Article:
Some people feel weird talking out loud to themselves when there is no one else around. For example, you might get weird looks if you stand on the street and talk to yourself at full volume, causing you to think there is something wrong with you.

But just talking to yourself doesn’t necessarily mean there is anything wrong with you. On the contrary, talking to yourself is a very common trait that many people engage in, and it can be a positive way to encourage or motivate yourself.

Psychology World, a psychology website, says that certain types of self-talk are, in fact, a sign of mental health. The site identifies a few different ways talking out loud to yourself can be healthy, including:

  • Positive self-talk. Talking aloud to yourself can be a viable option when you need some praise for a job well done or want to boost your self-esteem. Instead of waiting to get validation from someone else, saying positive statements out loud to yourself can help you validate your feelings of accomplishment. If you are kind and complimentary when you talk to yourself, there is no reason to stop. Some examples of this type of self-talk include “great job today” or “way to go!”.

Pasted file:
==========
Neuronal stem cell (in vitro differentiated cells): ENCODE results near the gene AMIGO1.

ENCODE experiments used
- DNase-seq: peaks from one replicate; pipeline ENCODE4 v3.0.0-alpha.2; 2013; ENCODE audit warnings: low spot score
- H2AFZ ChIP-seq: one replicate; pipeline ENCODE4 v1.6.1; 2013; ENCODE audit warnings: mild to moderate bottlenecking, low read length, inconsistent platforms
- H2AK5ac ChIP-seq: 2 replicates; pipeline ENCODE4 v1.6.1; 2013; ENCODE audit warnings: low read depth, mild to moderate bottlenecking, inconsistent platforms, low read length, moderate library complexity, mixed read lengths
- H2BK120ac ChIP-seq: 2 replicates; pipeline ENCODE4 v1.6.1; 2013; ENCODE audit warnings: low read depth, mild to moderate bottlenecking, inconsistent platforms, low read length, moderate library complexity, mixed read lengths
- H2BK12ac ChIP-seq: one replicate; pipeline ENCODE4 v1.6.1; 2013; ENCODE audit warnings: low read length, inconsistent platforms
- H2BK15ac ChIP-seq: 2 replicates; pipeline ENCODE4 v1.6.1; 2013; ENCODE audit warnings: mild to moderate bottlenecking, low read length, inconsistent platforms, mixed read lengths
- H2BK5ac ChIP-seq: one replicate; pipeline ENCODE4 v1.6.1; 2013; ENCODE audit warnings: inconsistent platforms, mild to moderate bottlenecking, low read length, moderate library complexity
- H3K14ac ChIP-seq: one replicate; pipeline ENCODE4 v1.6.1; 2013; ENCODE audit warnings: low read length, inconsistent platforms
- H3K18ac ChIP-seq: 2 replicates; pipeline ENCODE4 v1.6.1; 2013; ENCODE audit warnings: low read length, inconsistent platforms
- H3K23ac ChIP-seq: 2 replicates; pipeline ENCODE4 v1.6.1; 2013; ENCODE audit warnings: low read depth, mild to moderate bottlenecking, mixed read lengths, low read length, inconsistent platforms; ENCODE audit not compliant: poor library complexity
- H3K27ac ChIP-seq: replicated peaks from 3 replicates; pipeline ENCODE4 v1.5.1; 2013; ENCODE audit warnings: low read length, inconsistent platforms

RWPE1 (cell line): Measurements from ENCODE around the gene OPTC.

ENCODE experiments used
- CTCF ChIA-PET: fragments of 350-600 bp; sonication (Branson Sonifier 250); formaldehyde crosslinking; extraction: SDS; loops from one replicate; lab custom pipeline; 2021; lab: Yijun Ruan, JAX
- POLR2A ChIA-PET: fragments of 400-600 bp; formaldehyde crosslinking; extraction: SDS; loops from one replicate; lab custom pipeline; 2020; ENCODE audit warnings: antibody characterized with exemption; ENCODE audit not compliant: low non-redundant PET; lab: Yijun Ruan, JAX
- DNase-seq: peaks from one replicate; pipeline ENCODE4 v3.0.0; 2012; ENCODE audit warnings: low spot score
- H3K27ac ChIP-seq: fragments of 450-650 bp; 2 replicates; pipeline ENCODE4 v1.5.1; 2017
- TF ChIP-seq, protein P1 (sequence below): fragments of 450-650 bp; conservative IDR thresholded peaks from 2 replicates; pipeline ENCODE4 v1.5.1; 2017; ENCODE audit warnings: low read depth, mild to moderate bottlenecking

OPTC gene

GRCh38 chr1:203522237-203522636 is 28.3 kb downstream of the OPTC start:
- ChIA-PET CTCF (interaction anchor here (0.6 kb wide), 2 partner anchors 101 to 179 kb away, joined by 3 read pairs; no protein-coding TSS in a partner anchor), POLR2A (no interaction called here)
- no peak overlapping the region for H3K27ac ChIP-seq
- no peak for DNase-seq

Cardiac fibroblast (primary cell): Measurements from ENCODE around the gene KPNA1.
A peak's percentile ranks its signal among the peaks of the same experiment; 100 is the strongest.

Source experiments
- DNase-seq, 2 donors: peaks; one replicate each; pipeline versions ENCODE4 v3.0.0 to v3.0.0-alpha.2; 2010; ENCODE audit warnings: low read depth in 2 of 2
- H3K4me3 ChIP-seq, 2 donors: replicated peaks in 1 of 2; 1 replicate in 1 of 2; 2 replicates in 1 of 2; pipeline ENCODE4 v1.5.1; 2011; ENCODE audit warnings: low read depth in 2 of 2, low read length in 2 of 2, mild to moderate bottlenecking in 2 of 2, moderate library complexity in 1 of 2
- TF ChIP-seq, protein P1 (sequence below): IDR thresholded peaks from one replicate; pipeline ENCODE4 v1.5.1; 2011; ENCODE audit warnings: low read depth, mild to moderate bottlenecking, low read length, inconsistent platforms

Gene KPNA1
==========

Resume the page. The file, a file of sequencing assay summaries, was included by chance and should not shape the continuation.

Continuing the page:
• Motivational self-talk. There is no better way to get your energy level up than talking to yourself in your head or out loud. No one knows better than you what kind of pep talk you need, after all. This kind of self-talk is often the source of humour for comedians and regular people who don’t understand exactly how it works. Telling yourself, “you can do it!” or “you’re special!” can be exactly the thing you need to go out and conquer the world on that particular day.
  • Outer dialogue self-talk. This type of self-talk is common when you have racing thoughts due to a stressful situation or upcoming decision. Outer dialogue can be listing out loud the pros and cons of a situation or talking yourself through a difficult situation step by step. Listing each step of an upcoming job or chore aloud can help you quickly get through a task or decision.
  • Goal setting self-talk. This talking to yourself can help you achieve something, whether an academic or sporting goal. Saying aloud the steps you need to perform can help you focus on them because they seem more concrete and real once you say them out loud.

So is Talking to Yourself Normal?